Jackson Diehl wonders about the lack of fuss last time someone of note was murdered by foreign assassins in Dubai.
That "someone" was Sulim Yamadayev, a Chechen rebel commander. Diehl writes:
To his credit, police chief Tamim tried to subject Russia to the same treatment he has given Israel. At a press conference last April, he named the author of the crime as Adam Delimkhanov, a Kadyrov associate who is a member of the Russian parliament, and said he would ask Interpol for his arrest. It is, he said, “Russia’s responsibility in front of the world to control these killers from Chechnya.”
The difference, of course, is that the audience for a story about a Russian-sponsored assassination in Dubai is nothing like that for an Israeli hit. Relatively few stories were written about the Yamadayev case; there were no angry editorials in the Financial Times. Perhaps it’s needless to say that Delimkhanov and the other suspects identified by Dubai have not been arrested or extradited. As Shmuel Rosner summed it up in a dispatch for Slate: “The consequences for the assassins? None at all. For the Chechen government? None. For the deputy prime minister? None. For Dubai-Russian relations? None.”
It could be that, in the end, Israel too will suffer little from Tamim’s offensive. It will certainly be interesting to see if Dubai, a would-be regional entrepot sinking under its own debt, begins pulling aside travelers at its airport who it deems to resemble Israelis. For now, it seems clear enough that, for whatever reason, stories about the Mossad’s skullduggery are much more interesting to the rest of the world than tales about the Russian FSB --- or Libya, for that matter.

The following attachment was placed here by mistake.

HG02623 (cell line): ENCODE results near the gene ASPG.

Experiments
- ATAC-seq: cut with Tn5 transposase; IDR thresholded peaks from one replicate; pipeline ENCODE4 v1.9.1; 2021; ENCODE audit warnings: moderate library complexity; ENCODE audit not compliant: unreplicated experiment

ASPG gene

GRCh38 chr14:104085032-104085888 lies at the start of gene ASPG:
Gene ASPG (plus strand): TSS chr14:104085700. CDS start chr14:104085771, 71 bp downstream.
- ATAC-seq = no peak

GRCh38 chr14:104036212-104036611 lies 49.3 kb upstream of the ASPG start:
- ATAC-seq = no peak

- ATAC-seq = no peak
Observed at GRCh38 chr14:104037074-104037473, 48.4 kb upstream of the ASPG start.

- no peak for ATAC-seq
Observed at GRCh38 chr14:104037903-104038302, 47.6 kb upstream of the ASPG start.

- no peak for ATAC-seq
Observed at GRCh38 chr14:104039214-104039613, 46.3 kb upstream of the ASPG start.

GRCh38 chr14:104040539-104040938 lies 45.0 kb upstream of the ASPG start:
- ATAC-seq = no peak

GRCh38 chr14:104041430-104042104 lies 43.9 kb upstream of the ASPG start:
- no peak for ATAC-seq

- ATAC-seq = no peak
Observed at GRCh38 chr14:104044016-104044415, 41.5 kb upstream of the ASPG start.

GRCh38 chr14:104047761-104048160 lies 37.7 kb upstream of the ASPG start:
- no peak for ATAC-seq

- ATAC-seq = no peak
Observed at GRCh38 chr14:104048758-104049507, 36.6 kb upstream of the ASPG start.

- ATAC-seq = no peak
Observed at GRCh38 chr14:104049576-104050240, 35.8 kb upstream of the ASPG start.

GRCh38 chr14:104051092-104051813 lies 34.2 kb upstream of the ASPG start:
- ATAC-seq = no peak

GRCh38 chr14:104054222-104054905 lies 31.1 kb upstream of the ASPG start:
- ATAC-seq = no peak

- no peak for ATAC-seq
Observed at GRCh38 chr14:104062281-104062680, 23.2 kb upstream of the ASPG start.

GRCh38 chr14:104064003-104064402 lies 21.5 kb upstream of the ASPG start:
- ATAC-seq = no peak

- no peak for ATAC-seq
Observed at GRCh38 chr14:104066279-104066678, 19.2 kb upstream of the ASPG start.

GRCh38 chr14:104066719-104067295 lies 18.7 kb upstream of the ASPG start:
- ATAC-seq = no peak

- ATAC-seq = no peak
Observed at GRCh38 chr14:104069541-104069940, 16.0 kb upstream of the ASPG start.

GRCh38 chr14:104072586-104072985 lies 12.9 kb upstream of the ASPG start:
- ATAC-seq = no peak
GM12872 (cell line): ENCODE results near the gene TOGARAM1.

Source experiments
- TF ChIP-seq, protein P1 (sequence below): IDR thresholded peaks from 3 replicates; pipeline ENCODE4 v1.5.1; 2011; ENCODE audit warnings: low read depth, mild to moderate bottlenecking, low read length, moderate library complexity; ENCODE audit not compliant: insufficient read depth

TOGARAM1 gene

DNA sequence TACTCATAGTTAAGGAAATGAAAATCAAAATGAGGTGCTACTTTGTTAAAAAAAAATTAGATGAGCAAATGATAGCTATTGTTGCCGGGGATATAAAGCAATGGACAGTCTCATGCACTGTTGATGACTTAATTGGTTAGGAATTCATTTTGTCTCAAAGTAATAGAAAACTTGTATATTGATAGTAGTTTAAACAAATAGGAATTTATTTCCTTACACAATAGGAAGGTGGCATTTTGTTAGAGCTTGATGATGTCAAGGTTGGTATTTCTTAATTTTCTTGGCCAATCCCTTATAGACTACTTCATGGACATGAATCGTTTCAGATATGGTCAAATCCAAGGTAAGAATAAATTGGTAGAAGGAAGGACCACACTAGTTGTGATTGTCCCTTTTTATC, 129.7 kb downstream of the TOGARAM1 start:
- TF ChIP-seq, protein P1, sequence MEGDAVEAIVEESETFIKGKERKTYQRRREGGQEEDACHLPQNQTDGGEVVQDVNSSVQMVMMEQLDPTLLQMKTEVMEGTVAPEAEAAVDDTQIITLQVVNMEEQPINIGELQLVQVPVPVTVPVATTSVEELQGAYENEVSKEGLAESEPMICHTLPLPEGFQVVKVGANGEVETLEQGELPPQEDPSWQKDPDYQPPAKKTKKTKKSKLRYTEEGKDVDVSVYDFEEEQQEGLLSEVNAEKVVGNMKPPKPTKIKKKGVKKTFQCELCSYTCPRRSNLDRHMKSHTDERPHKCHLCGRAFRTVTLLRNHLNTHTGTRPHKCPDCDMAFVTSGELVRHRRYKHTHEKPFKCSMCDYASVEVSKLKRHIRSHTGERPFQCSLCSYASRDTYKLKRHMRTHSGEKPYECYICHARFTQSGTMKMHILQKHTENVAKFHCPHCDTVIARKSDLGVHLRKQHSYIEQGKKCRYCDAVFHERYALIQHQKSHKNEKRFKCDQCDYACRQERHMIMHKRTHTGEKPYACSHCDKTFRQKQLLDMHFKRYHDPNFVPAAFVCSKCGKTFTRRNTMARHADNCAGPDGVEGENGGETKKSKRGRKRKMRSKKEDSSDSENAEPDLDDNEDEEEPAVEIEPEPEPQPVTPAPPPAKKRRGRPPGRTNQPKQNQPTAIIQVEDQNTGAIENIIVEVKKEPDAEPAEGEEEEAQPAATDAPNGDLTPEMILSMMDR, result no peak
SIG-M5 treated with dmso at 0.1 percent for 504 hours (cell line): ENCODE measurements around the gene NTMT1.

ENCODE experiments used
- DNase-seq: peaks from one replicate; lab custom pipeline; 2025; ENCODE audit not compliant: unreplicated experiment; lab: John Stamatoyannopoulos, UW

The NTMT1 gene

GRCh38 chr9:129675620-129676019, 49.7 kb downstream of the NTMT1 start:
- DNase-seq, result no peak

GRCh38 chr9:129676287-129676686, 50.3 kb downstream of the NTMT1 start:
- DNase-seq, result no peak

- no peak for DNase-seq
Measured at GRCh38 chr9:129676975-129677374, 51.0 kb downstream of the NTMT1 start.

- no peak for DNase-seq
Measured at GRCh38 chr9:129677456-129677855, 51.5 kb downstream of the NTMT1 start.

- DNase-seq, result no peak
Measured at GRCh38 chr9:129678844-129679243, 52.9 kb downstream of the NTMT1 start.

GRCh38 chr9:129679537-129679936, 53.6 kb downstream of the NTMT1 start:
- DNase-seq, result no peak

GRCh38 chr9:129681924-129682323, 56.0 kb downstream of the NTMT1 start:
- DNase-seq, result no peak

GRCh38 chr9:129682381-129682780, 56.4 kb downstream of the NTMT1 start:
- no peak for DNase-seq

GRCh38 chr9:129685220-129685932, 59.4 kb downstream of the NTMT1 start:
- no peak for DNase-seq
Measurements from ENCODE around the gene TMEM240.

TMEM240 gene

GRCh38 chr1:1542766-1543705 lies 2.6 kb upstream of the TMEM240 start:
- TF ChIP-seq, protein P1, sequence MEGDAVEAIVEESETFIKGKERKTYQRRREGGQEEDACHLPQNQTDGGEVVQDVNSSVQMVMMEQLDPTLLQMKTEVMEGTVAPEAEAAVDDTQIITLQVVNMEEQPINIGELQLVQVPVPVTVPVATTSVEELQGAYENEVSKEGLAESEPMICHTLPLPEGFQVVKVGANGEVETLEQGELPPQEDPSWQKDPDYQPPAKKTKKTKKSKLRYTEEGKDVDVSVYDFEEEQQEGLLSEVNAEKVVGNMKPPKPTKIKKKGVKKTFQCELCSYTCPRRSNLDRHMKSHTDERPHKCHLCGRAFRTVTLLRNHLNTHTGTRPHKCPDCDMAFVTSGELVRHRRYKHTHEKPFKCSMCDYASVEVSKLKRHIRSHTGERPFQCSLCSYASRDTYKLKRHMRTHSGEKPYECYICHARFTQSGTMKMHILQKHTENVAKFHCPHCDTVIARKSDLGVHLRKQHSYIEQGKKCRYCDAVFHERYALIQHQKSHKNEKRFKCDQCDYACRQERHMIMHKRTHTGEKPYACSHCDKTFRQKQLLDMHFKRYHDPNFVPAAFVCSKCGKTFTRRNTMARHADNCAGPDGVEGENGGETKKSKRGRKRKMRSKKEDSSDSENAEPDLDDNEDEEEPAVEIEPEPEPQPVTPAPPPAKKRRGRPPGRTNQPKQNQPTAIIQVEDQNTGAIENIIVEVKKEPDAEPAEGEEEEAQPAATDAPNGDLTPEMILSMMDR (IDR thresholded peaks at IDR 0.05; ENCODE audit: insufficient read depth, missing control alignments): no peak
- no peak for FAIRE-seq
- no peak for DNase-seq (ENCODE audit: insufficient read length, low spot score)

When Yamadayev was gunned down in March, 2009, the Gulf state was rolling in money. Splashy press conferences drawing attention to the murder probably weren't in Dubai's interests.
But now, police chief Dahi Khalfan al-Tamim and the powers that be have an interest in keeping the media fixated on the Mossad and an ever-growing list of suspects. It's a great distraction from Dubai's debt crisis.
It is hard to see how organizing events such as “Israel Apartheid Week” on a university campus could help the cause of the Palestinians. Isn’t there already enough anti-Israel incitement that is being spewed out of Arab and Islamic media outlets? . . .
Instead of investing money and efforts in organizing Israel Apartheid Week, for example, the self-described “pro-Palestinians” could dispatch a delegation of teachers to Palestinian villages and refugee camps to teach young Palestinians English. Or they could send another delegation to the Gaza Strip to monitor human rights violations by the Hamas authorities and help Palestinian women confront Muslim fundamentalists who are trying to limit their role to cooking, raising children and looking after the needs of their husbands.
Here is an idea: Let’s substitute Israel Apartheid Week with Palestine Democracy Week, where Palestinians would be urged and encouraged to demand an end to financial corruption and bad government.
How bad has IAW gotten? We're at the point where the U. of Manitoba's Jewish students were advised to avoid campus, meaning skip classes. And one Jewish U. of Toronto alumnus returned his academic degrees in protest. But those are short-term moves.
Does anyone have other "big picture" ideas?
UPDATE March 4: Credit where credit is due: Brown U. student Roberta Goldman is on Toameh's wavelength.
Senior Journalist: I Spied For Mossad and Danish Military Intelligence
Herbert (Nahum) Pundik, a senior Danish journalist and former chief editor of Politiken, admitted he provided intelligence to the Mossad and to Danish military intelligence. Haaretz writes: